Kilimanjaro mornings

Kilimanjaro mornings

Tanzania offers many rewards to those who rise early. On my morning walk today, I watched a brilliant pink and orange sunrise slowly warm the ice-blue cap of Mount Kilimanjaro. Kili herself stood stark and completely unobstructed against the pale blue perfection of Moshi’s sky.

Several days of sunless cloud have finally broken in an achingly beautiful vision of nature – the mountain appears in indescribable layers and shades of blue, reaching wide and low, and sloping gently in (what appears to be) a tender embrace of Moshi town below.

Each step of my morning exercise was as visual and sensual as it was physical. The mountain is omnipresent, and depending on which road you turn or how the land rises or falls, the same mountain appears partially swallowed by miles of green foliage and brown earth, or it rises suddenly in unbelievable size and grandeur above the horizon.

At all times though, you feel the presence of the mountain, like electricity or a kinetic energy that vibrates just beyond the threshold of sensation. And somehow, whenever you turn your eyes toward Kili, there is always this sudden feeling of recognition… as if you have just turned to look at something that has been watching you.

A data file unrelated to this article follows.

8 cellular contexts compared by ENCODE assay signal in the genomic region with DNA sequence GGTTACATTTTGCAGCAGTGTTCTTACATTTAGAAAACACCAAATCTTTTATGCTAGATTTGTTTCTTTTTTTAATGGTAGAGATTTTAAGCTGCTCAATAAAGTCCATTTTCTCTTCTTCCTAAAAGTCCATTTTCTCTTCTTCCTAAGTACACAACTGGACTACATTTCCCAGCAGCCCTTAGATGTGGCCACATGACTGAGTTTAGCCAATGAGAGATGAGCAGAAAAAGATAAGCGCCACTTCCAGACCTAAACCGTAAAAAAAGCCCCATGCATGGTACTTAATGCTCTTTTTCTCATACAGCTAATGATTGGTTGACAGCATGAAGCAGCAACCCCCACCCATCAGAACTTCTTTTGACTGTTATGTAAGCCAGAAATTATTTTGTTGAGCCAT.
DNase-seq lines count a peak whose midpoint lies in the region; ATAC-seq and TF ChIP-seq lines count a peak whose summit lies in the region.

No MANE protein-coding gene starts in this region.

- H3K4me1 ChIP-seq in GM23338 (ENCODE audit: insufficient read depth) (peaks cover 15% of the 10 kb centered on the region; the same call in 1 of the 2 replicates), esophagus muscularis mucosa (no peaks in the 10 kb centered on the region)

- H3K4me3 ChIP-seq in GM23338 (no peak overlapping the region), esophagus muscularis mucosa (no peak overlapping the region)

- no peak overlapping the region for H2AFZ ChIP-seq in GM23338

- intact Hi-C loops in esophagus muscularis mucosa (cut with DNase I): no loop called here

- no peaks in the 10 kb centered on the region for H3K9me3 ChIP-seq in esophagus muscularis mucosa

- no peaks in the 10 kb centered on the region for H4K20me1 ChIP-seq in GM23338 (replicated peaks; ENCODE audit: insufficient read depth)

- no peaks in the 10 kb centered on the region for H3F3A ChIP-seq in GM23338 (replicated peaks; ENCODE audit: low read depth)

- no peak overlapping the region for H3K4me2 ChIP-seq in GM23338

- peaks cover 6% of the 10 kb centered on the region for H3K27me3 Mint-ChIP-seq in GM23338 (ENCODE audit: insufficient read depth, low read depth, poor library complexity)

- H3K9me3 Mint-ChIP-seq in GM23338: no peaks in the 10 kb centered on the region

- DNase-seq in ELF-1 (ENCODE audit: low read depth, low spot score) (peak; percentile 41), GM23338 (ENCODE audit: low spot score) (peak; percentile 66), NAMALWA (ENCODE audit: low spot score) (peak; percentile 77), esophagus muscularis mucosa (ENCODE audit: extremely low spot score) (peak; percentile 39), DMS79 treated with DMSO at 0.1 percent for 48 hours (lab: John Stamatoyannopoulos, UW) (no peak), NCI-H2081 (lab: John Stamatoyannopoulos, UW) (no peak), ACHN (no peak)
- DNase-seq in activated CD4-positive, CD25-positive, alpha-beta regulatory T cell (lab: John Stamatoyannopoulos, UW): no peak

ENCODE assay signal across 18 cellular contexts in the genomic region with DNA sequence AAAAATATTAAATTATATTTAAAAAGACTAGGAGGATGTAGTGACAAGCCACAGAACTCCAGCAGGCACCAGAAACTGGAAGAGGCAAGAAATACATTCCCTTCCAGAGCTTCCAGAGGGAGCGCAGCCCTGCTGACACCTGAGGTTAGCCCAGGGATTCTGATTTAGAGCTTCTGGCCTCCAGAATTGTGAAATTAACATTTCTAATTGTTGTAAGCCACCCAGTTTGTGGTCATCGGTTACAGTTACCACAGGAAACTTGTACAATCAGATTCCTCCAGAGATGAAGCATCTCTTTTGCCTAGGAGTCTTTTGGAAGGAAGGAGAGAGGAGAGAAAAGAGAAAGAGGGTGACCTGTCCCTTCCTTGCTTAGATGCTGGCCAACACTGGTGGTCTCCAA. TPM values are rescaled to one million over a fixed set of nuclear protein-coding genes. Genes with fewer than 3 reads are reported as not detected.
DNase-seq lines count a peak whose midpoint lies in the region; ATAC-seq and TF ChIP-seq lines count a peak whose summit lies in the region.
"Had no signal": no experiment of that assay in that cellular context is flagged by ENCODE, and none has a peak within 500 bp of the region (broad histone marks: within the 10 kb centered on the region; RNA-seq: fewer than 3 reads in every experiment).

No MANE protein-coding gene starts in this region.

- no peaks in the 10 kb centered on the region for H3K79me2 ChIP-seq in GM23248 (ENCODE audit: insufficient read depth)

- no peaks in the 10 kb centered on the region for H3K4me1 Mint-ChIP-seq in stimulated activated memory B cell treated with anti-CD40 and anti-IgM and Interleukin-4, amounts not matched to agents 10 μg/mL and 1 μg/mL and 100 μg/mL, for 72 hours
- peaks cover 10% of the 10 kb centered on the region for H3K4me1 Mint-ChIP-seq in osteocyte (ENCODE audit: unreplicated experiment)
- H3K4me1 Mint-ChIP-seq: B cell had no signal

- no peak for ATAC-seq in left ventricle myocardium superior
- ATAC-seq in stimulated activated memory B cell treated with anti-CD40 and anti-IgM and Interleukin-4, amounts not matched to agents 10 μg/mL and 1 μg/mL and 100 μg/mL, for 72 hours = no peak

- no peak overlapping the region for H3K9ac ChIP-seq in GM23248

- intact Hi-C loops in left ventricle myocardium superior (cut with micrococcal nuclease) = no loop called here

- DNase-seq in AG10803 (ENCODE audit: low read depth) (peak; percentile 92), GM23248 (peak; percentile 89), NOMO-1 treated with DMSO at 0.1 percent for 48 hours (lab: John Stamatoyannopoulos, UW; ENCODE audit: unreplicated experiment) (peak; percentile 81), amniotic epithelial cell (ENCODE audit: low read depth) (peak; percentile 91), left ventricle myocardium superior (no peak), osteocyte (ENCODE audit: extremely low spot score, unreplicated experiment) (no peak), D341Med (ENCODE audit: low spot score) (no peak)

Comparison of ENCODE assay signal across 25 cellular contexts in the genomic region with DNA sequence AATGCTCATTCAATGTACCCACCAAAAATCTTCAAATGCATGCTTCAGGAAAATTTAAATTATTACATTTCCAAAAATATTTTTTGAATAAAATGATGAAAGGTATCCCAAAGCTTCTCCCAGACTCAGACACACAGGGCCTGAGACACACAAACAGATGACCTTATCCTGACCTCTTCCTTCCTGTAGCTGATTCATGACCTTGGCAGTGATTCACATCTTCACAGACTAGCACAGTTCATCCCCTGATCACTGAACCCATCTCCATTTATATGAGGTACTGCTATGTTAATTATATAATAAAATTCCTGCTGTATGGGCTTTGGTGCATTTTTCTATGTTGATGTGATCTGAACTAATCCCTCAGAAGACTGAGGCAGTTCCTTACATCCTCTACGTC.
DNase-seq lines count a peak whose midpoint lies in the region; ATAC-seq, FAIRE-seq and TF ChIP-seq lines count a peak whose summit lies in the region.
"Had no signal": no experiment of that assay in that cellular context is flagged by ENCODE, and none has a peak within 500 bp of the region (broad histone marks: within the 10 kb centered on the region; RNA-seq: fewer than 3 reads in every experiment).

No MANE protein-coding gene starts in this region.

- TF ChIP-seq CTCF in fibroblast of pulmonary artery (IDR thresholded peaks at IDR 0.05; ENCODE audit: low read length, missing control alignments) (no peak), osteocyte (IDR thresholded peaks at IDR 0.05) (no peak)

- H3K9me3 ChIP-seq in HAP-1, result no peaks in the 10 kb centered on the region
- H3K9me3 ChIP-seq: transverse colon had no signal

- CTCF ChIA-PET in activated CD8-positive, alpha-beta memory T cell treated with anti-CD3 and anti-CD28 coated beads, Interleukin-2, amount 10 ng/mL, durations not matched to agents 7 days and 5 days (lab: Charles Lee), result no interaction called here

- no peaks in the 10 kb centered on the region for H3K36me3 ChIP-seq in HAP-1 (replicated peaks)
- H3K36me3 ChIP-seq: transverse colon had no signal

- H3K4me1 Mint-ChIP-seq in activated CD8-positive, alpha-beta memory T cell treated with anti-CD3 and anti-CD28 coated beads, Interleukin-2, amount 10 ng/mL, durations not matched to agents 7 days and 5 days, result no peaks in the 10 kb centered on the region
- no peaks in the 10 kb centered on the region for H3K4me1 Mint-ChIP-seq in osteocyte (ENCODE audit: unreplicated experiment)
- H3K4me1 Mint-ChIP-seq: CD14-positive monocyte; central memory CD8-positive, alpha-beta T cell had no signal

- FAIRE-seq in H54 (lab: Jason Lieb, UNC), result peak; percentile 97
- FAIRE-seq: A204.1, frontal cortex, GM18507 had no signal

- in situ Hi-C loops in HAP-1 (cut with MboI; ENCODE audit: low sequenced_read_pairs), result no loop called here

Although I have not been here long, I have already learned that Tanzania’s beauty is a double-edged sword… In order to truly open yourself to her natural wonder, you must open yourself wide to equal measures of joy and despair. You must not turn away from the reality of life here that is difficult and unfamiliar – take the time to understand why there are street children living in the dusty roads behind the fancy tourist lodges.

I am learning, essentially, that the truly conscious traveler recognizes Tanzania must not be reduced to the “tourist equation” — parks, landscape, mountain and wildlife laid out for “consumption”. Rather, these aspects should be earned, and they first require an appreciation of life as it is lived here. That is a respect I am determined to learn and to give in the year ahead.

And somehow I already know that my morning walks with Kilimanjaro at my side will forge a relationship that will prove endlessly more rewarding for me personally than any singular trek up her breathtaking heights.

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[This is an excerpt from a journal I kept while working in Tanzania years ago. I lived and worked in a small town at the foot of Mount Kilimanjaro called Moshi. This specific journal entry was written on September 21, 2005.]

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